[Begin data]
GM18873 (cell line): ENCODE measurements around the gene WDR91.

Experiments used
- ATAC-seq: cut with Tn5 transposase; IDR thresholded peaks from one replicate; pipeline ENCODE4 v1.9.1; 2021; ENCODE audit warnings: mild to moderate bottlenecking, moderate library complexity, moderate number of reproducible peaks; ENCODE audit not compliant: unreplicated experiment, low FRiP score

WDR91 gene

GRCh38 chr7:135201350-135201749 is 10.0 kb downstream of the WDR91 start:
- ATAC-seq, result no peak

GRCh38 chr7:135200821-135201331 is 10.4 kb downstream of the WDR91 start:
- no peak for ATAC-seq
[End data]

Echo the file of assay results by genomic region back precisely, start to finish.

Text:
GM18873 (cell line): ENCODE measurements around the gene WDR91.

Experiments used
- ATAC-seq: cut with Tn5 transposase; IDR thresholded peaks from one replicate; pipeline ENCODE4 v1.9.1; 2021; ENCODE audit warnings: mild to moderate bottlenecking, moderate library complexity, moderate number of reproducible peaks; ENCODE audit not compliant: unreplicated experiment, low FRiP score

WDR91 gene

GRCh38 chr7:135201350-135201749 is 10.0 kb downstream of the WDR91 start:
- ATAC-seq, result no peak

GRCh38 chr7:135200821-135201331 is 10.4 kb downstream of the WDR91 start:
- no peak for ATAC-seq